Senator Wiener introduces bill to confront meth crisis using contingency management intervention
By Kerry Slater
Senator Scott Wiener (D-San Francisco) has introduced a bill to address the increase in meth usage and overdose deaths, a crisis that has impacted LGBTQ communities, particularly for gay, bi and trans men.
This legislation, SB 888, expands substance use disorder treatment options covered under Medi-Cal, requiring Medi-Cal to pay for contingency management. Contingency management has proven to be the most effective method of treatment for methamphetamine addiction. Contingency management describes the practice of giving those struggling with drug addiction financial rewards if they test clean. There is currently no form of Medication-Assisted Treatment (MAT) for meth use, unlike with opioids where treatment options such as methadone are available.
Meth use has spiked all over California and is having an outsized impact on the LGBTQ and black communities. Meth use is on the rise in LGBTQ communities, particularly for gay, bi and trans men, as a party drug known to enhance sexual experiences. The SFDPH also reports that the mortality rate is highest among African American men.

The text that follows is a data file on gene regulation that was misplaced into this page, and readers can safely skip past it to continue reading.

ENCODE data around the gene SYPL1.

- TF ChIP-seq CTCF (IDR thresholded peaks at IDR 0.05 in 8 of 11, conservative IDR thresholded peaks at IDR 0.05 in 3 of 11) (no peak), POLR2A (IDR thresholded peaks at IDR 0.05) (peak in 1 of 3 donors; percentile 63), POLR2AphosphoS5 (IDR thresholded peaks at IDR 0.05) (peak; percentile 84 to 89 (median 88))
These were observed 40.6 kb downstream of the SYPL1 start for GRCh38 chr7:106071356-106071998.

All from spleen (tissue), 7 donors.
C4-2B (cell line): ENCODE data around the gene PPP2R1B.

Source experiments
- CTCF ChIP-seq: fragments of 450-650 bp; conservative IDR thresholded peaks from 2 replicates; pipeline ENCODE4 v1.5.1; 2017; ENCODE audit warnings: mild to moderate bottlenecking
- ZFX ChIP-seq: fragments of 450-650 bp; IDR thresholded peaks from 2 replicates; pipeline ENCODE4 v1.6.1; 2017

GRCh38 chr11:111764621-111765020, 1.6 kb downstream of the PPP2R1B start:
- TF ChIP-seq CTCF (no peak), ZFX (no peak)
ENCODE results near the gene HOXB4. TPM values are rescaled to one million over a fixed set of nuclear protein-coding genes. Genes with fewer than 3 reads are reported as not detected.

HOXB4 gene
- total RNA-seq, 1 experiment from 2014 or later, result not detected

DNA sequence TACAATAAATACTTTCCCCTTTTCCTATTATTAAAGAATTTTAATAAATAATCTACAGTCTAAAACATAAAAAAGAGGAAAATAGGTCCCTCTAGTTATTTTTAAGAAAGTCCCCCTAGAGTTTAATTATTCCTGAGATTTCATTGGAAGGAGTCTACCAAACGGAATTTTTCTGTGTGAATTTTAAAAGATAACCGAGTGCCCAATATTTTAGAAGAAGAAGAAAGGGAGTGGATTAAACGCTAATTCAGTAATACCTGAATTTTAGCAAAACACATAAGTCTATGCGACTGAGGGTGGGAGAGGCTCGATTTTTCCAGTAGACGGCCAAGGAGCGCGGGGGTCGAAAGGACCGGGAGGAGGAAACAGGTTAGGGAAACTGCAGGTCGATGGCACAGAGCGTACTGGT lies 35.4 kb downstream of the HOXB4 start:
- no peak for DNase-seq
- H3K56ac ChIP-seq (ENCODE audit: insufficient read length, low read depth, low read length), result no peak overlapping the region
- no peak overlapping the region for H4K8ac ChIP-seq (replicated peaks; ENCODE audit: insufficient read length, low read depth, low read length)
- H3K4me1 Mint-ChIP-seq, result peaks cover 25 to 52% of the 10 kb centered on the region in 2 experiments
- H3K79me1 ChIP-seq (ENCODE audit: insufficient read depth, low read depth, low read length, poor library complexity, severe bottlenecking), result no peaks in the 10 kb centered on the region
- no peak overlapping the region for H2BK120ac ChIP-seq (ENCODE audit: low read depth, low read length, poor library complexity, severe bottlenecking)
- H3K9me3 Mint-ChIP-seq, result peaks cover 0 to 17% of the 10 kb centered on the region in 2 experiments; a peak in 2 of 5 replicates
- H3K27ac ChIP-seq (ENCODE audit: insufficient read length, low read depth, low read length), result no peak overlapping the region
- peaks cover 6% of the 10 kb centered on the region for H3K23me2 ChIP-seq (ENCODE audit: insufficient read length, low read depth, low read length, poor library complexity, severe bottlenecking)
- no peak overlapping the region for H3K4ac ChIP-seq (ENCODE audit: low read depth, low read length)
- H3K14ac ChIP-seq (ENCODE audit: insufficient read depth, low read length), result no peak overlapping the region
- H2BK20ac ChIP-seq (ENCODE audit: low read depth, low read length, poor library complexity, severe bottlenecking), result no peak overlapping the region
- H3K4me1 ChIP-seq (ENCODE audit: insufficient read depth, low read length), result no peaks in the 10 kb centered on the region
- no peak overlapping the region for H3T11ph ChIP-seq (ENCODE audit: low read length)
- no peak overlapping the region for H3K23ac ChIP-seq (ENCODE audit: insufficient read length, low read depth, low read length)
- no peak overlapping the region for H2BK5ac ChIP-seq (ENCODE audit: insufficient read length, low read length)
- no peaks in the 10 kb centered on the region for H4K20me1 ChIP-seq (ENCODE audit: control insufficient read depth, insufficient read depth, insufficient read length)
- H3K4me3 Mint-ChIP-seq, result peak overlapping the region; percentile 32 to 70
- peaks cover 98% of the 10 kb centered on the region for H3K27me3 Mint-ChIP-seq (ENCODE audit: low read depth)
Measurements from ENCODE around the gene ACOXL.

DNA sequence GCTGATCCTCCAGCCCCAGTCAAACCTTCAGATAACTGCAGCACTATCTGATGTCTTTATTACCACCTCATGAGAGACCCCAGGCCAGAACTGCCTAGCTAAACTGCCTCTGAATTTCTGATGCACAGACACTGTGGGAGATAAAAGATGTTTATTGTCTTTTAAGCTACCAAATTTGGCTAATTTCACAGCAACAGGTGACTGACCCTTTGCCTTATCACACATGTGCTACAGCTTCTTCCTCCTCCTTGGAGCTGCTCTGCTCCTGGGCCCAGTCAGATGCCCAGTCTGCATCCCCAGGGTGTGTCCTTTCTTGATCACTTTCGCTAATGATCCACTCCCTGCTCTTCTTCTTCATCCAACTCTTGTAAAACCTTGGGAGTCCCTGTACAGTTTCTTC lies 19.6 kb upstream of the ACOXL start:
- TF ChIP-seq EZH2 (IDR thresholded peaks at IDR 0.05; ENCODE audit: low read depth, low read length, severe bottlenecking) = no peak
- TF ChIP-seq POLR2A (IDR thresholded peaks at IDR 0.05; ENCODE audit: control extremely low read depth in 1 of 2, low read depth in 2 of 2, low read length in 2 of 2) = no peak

“We need to employ every possible tool to help people recover from this powerful addiction. Contingency management is an effective and essential tool in treating meth addiction – particularly given the lack of effective medical interventions – and we must expand access to it. This is a science-based approach to treating meth addiction, and it’s time for California to embrace it,” Wiener said.
According to the San Francisco AIDS Foundation, in one year of the PROP program, 63% of participants stopped using meth entirely and another 19% reduced their use. This approach, coupled with community support meetings, proves time and time again to be an effective method of treating meth addiction. This bill intends to make these programs accessible on a wider scale by authorizing them to be reimbursable by Medi-Cal.
The bill would also require the California Department of Health Care Services (DHCS) to issue guidance and training on the use of contingency management programs for Medi-Cal patients.